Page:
Saturday, October 21, 2006

The Eagle in the Sand

Book Review
Simon Scarrow, The Eagle in the Sand (Headline 2006)

This is the seventh book written by Simon Scarrow in the Eagles series. The other books are Under the Eagle, The Eagle’s Conquest, When the Eagle Hunts, The Eagle and the Wolves, The Eagle’s Prey and The Eagle’s Prophecy. Each book details a campaign of Rome in the first century as she seeks to conquer and bring to heel, much of the known world at that time. The two main characters are Macro, a veteran legionnaire and Cato, an aristocrat who was exiled to become a legionaire. The various campaigns were in Europe and Britain. The Eagle in the Sand was the first one set outside Europe in Judaea, in the present day Middle East.

The author, Simon Scarrow is a lecturer at the City College in Norwich. In his free time, he used to organize Roman History programs for students in taking them to the ruins and museums. It was his extensive knowledge of the Roman army life and of the various campaigns that makes reading his novels so interesting.

The Roman army was the most disciplined and well trained fighting force of that era making Rome the sole superpower. The infantry or legionaries were the backbone of the army. With their heavy body armour and the strategic teamwork in forming a modified phalanx with their shields and gladius (short sword), it was a formidable killing machine. Scarrow researched his various novels well; making the campaigns seems like CNN reports. His writing is similar to Conn Iggulden’s Emperor series which narrated the life of Julius Caesar; The Gates of Rome, The Death of Kings and The God of War.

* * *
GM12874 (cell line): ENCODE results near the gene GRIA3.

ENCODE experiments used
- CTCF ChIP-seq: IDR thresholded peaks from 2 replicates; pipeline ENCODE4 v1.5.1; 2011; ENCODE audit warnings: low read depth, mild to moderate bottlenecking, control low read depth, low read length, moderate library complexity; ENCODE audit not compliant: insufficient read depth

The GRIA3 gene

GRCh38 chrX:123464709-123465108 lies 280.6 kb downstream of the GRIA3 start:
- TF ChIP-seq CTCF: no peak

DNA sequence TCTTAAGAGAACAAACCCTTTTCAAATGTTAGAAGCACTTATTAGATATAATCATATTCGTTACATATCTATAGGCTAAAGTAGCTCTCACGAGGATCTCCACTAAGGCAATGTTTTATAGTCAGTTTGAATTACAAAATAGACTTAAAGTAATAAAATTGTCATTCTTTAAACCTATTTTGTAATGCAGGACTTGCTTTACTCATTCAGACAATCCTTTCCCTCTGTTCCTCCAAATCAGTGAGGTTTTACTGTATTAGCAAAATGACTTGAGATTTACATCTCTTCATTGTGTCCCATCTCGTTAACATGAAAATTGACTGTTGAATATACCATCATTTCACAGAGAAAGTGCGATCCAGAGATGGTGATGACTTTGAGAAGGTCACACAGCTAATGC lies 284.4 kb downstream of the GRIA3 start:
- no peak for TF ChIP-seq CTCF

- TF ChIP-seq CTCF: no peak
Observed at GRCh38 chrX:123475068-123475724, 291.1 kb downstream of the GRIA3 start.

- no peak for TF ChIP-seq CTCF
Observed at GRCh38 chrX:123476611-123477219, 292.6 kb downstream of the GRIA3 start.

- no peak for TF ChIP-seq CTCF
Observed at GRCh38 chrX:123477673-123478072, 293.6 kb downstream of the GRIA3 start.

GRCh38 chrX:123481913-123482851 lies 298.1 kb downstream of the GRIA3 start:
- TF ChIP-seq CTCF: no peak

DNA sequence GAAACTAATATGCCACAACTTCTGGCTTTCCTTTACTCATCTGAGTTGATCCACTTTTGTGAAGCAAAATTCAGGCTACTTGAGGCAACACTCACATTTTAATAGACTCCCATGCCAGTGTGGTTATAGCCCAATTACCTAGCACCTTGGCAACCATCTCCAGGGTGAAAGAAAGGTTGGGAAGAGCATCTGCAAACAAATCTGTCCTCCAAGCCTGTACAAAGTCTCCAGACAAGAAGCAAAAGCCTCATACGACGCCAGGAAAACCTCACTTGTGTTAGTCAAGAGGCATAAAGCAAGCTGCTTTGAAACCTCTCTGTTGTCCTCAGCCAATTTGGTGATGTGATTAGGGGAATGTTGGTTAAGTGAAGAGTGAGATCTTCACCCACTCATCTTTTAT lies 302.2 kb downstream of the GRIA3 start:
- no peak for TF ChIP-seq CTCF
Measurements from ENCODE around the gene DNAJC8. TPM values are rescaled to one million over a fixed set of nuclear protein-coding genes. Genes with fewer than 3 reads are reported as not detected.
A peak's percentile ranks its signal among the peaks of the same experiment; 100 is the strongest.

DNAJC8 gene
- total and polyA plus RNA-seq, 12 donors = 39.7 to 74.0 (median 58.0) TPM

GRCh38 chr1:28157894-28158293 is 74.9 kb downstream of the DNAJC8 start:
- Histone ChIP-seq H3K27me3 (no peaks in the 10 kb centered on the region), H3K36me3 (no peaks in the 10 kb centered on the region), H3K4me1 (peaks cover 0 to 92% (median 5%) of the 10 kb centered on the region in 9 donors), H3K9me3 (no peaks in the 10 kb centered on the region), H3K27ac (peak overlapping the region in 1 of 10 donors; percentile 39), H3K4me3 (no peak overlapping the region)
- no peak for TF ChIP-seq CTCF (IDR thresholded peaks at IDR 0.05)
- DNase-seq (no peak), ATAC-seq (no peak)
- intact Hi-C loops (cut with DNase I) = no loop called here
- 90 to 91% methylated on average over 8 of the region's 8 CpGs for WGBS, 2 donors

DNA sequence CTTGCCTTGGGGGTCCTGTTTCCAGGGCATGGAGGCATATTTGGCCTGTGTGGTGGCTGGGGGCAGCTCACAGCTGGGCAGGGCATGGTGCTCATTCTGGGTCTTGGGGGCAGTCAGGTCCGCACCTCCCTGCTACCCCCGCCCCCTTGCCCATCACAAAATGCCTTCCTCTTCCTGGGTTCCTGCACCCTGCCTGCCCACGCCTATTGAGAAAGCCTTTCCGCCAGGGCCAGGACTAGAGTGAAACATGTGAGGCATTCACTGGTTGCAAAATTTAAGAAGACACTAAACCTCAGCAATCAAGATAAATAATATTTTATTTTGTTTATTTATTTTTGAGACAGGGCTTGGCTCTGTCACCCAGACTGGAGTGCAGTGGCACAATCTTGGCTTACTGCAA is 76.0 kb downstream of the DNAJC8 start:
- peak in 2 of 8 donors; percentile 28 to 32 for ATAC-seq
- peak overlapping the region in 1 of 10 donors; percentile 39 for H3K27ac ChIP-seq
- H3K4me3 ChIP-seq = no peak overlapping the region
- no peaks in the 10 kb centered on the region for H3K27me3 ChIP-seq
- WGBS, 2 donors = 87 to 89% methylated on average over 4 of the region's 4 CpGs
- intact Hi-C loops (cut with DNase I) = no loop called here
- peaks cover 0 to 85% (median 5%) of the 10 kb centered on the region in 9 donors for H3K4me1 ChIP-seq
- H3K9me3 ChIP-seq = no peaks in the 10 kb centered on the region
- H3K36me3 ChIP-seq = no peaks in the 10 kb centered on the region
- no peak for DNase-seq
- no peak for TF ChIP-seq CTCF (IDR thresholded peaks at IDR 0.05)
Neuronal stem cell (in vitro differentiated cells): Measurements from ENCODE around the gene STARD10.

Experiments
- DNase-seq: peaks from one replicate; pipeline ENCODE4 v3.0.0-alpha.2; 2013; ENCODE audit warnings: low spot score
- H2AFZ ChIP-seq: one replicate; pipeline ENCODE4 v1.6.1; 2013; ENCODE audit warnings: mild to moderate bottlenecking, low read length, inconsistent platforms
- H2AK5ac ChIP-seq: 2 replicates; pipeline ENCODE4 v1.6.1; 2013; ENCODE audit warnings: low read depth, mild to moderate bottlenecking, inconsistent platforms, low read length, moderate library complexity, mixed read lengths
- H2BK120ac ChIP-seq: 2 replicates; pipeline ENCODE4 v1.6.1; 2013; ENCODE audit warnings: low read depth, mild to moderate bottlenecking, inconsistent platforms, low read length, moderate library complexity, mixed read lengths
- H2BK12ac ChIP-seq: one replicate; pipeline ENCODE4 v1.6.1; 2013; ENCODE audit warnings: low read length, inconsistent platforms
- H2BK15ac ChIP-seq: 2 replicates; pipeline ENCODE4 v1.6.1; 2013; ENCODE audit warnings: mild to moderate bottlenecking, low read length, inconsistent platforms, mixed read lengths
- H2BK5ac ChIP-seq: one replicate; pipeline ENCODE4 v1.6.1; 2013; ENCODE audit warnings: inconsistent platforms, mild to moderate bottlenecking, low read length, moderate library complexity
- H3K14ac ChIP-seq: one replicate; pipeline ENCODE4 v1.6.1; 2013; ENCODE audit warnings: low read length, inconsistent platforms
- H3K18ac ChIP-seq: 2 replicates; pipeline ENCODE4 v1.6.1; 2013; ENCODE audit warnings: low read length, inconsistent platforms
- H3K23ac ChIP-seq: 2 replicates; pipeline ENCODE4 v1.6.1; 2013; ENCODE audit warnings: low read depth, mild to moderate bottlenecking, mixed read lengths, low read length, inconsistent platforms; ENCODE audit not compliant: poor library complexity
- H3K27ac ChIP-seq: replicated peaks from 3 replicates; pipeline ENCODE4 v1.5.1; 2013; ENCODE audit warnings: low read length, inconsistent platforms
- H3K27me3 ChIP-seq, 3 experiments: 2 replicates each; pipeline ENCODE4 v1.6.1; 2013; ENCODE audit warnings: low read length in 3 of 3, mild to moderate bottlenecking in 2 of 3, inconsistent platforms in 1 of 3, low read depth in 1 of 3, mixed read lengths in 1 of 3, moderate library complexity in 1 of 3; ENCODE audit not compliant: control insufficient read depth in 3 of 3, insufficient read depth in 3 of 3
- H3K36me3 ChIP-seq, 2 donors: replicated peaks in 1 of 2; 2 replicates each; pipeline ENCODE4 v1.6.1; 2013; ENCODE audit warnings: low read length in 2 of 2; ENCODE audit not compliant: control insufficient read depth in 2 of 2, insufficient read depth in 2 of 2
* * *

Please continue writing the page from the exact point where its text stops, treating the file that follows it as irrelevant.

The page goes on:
In this novel, Macro and Cato, both centurions now, were sent to Judaea to spy out whether the governor of Syria was planning a military coup. How they became unwilling agents of Rome’s secret service was told in the previous novels. In Judaea they became involved in the great revolt of the Jewish people in AD 66. With a small contingent of soldiers, they were able to defeat the revolt of the peasants and their ally, the Parthians, who also had design on this part of the world.

Scarrow did not give too much details of Roman army life in this novel but instead spend more time describing the land of Judaea and Nabataea especially its capital Petra. Petra is in modern day Jordan. This is still an interesting read but the story telling is often distracted by information about the Jewish people. Somehow it lacks the continuity of the other novels. This series is comparable to the Sharpe series by Bernard Cornwell (Napoleonic wars in Spain, Portugal and France).



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